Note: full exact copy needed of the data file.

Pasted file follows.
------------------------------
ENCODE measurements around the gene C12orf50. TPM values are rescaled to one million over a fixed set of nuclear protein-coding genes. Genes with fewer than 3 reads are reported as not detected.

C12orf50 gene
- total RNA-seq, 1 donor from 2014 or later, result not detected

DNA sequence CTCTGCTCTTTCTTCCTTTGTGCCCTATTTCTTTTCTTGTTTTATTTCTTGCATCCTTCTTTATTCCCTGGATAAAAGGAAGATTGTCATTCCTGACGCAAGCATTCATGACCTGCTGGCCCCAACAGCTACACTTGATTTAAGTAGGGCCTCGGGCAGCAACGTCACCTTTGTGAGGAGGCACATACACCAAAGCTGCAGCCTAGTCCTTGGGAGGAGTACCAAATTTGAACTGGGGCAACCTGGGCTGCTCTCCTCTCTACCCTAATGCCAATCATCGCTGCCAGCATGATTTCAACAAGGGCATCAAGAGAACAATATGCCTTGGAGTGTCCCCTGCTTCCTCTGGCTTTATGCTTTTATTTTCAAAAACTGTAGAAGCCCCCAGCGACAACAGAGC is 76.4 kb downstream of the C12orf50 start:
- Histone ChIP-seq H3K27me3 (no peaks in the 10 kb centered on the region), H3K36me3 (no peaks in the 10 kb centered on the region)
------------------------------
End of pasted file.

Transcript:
ENCODE measurements around the gene C12orf50. TPM values are rescaled to one million over a fixed set of nuclear protein-coding genes. Genes with fewer than 3 reads are reported as not detected.

C12orf50 gene
- total RNA-seq, 1 donor from 2014 or later, result not detected

DNA sequence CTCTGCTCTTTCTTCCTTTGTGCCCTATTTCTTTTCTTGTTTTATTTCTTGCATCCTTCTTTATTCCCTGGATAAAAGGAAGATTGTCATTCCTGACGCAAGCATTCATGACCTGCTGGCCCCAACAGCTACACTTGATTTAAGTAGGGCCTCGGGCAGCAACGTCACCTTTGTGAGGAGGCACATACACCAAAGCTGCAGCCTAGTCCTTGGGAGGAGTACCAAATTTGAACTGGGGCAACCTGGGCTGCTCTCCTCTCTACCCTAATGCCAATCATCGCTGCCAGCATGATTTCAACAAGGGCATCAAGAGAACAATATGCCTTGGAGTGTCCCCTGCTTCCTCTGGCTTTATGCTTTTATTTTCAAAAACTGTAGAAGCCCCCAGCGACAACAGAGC is 76.4 kb downstream of the C12orf50 start:
- Histone ChIP-seq H3K27me3 (no peaks in the 10 kb centered on the region), H3K36me3 (no peaks in the 10 kb centered on the region)